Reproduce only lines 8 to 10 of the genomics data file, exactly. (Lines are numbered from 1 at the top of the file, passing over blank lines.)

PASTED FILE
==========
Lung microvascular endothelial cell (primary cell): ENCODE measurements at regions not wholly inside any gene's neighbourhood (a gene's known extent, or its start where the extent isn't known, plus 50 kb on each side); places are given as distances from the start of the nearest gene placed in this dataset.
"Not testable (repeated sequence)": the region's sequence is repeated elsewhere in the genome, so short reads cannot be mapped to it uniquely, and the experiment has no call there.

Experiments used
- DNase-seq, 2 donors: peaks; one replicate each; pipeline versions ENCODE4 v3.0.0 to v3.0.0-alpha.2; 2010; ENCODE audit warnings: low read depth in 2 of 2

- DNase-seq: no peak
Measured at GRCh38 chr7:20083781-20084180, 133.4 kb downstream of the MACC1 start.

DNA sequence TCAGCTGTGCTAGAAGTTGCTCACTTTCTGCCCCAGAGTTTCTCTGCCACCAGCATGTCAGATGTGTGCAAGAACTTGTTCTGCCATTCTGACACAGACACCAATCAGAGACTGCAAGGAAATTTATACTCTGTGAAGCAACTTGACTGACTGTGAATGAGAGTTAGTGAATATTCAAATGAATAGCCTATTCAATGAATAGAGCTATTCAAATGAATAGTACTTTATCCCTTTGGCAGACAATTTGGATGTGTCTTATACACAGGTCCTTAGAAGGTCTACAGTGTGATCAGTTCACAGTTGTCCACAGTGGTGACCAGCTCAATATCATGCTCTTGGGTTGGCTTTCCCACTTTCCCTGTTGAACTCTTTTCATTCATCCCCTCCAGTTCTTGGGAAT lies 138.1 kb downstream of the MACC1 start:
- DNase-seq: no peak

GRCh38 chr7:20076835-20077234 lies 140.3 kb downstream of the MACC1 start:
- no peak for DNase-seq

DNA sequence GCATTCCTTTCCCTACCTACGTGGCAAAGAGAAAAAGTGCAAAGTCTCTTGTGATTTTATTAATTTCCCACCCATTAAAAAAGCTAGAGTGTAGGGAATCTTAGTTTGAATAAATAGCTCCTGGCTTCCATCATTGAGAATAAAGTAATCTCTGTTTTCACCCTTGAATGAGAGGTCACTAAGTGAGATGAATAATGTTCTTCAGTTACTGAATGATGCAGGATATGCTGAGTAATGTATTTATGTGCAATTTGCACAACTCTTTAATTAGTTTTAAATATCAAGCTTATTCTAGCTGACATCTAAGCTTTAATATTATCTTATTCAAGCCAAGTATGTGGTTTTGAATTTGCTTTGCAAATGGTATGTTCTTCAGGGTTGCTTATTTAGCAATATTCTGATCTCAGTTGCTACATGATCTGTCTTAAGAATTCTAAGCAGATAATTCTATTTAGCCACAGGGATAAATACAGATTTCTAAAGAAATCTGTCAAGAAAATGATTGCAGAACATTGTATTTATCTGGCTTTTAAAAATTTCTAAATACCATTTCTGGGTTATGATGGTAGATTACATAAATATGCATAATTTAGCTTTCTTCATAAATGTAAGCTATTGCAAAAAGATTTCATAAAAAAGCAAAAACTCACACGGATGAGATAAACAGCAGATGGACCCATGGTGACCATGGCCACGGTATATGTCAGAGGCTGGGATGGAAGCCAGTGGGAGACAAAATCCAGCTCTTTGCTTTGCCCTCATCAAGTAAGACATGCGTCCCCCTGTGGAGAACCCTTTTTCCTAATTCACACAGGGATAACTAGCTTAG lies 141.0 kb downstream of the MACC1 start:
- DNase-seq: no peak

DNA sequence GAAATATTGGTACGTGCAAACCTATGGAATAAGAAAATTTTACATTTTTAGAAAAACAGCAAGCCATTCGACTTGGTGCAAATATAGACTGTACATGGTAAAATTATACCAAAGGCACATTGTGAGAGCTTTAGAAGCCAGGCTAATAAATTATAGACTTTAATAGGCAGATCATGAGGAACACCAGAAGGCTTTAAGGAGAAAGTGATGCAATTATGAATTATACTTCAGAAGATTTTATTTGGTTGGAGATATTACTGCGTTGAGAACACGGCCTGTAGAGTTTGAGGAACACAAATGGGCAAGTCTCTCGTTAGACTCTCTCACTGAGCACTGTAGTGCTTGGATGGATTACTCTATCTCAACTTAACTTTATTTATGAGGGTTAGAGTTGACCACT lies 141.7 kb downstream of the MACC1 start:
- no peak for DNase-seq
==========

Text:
- DNase-seq: no peak

GRCh38 chr7:20076835-20077234 lies 140.3 kb downstream of the MACC1 start:
- no peak for DNase-seq